Key Functional Exercises You Should Know - Turkish Get Up This review covers part III of Gray Cook's new DVD: Key Functional Exercises You Should Know. The majority of the DVD covers the Turkish Get Up which is what I will address here, but also covers the Q & A session at the end of Gray's presentation. I know Gray doesn't like to give an answer to the question 'if you could only use one exercise what would it be?', but when he has had to it has been the TGU. There are just so many great things going on with this exercise that I look for any excuse to work it in with my patients and athletes. . . . keep reading
Audio Interview with Dr. Todd Arnold In this interview, Dr. Arnold talks about how he has adopted Functional Movement Systems and the TPI system, how he creates and team and uses these systems as he works with elite level athletes in multiple sports. Dr. Arnold also shares some of his ideas on how certain sports movements could influence your thought process when it comes to corrective exercise and how performance could be tied to FMS scores. . . . keep reading
Key Functional Exercises You Should Know - The Deadlift Joe Heiler PT, CSCS Gray Cook recently released his new DVD: Key Functional Exercises You Should Know which covers the Chop and Lift, Deadlift, and Turkish Get-Up. Gray presents a lot of great information, especially as it relates to why these should be the important pieces in your rehab/training programs, and also some new twists are far as technique and cuing. This week I'm reviewing the deadlift and single leg deadlift. . . . keep reading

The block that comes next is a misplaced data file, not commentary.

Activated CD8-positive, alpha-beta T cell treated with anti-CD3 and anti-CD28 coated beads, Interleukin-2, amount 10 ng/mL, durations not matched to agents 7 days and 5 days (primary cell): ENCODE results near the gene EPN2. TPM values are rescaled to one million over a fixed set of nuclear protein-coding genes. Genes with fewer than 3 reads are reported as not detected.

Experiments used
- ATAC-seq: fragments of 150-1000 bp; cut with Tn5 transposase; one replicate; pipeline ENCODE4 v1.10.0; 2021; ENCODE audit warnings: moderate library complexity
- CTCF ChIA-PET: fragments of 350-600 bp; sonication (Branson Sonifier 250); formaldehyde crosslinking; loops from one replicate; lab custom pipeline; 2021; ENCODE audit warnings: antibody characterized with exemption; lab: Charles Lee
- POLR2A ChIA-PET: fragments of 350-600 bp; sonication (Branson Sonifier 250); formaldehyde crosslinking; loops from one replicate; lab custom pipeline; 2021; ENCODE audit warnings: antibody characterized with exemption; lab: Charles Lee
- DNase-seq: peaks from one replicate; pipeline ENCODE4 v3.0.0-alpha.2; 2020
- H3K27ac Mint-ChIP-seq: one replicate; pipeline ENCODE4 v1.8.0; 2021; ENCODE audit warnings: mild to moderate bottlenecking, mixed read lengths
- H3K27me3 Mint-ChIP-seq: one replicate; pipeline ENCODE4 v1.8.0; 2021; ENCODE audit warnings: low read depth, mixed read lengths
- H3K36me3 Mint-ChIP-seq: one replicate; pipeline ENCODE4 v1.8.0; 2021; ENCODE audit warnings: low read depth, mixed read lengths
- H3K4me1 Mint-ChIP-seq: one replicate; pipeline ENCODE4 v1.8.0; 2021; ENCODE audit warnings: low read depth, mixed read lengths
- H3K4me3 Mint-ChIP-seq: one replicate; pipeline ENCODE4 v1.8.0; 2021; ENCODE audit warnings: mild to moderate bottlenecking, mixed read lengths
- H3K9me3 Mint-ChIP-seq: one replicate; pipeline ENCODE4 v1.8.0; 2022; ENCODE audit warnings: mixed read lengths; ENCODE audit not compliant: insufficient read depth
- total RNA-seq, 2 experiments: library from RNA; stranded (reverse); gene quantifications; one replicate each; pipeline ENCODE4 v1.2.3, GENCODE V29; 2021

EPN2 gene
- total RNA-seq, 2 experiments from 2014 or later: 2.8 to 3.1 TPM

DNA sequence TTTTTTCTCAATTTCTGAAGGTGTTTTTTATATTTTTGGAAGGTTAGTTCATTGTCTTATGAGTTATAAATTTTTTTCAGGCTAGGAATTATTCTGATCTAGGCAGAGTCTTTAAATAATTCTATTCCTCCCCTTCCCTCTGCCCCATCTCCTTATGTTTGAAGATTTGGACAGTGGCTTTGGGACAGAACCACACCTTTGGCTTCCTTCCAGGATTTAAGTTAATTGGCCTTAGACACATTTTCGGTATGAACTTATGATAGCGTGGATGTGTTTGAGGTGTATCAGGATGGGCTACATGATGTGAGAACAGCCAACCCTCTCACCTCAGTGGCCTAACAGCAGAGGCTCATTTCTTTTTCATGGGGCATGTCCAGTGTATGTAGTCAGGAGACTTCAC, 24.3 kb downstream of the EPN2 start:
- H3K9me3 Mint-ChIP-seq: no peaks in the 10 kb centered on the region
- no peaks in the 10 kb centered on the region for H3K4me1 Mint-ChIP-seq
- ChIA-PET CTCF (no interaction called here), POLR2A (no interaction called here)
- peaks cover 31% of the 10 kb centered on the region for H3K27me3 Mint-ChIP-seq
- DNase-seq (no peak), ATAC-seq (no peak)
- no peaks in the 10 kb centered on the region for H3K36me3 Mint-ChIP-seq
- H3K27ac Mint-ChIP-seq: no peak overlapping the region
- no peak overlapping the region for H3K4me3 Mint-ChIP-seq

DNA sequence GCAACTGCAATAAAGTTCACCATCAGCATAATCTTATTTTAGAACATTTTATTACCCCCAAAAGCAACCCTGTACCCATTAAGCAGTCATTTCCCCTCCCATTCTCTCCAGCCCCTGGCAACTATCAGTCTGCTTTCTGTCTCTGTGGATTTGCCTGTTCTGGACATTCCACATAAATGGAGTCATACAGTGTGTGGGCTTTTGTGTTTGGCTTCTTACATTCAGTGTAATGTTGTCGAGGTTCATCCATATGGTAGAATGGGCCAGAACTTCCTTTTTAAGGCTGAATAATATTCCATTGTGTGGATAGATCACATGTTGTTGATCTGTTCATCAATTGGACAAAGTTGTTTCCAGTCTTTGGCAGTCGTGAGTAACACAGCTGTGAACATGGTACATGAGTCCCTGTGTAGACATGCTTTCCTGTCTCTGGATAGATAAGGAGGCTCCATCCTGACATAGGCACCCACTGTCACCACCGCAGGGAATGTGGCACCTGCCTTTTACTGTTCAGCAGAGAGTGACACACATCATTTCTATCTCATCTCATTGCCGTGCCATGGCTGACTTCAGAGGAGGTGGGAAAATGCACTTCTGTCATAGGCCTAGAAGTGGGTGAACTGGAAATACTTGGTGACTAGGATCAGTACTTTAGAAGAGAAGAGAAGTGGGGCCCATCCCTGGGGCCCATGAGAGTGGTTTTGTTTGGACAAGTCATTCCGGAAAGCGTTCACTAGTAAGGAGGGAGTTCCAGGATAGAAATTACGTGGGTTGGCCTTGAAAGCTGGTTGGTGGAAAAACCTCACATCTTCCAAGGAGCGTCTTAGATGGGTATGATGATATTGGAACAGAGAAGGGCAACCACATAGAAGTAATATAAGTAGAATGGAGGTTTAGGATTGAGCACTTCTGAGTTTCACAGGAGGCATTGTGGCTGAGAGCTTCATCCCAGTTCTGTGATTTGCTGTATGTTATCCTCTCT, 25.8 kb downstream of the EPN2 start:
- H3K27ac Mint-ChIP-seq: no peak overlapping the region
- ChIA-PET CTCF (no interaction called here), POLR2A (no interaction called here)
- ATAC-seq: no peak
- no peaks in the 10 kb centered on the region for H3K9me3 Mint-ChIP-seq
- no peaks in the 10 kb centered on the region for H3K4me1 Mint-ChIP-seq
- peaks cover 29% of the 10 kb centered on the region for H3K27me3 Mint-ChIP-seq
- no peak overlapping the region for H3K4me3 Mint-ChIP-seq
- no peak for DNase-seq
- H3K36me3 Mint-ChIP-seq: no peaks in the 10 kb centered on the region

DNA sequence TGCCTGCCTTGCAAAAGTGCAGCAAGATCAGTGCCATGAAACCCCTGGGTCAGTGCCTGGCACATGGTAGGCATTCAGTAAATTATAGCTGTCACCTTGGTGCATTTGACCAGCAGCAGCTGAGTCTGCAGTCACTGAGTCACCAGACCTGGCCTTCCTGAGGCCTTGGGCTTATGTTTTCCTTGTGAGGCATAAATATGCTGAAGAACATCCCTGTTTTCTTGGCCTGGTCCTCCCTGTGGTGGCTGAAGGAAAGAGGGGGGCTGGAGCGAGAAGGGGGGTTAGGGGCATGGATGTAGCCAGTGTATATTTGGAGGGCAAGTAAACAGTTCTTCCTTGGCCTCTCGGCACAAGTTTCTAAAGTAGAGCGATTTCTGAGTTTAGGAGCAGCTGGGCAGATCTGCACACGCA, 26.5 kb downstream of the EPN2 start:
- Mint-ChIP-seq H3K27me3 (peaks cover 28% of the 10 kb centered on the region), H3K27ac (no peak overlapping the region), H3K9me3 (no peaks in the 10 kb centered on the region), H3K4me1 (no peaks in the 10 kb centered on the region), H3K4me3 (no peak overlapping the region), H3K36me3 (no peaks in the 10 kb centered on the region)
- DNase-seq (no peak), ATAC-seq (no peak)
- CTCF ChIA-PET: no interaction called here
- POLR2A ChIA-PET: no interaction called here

Webinar - Kinetic Chain Connections - How foot mechanics relate to biomechanics of injury and performance In this one hour seminar, we will explore how foot mechanics, the most complex joint system of the body, relates to injuries in team sports. In a clear and concise presentation, Dr. Bruce Williams will address very demanding subject matter such as pathomechanics of injury and how performance is compromised by joint and muscle dysfunction. With topics covering a wide range of subjects such as kinetics and foot anatomy, coaches and therapists can learn to create connections between popular movement screens and foot architecture and functional tests. Practitioners and clinicians will love the evidence based medicine approach to treating underly problems with a holistic approach to treating injury and maximizing performance. . . . keep reading
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"Joe Heiler has put together a fantastic resource for any professional involved in the rehabilitation or performance training of athletes. With interviews, webinars, and articles from some of the world's leading experts in physical therapy and sports performance, SportsRehabExpert.com has become my go-to resource for cutting edge information on elite athletic development and injury prevention."
- Kevin Neeld, MS, CSCS; Director of Athletic Development, Endeavor Sports Performance; KevinNeeld.com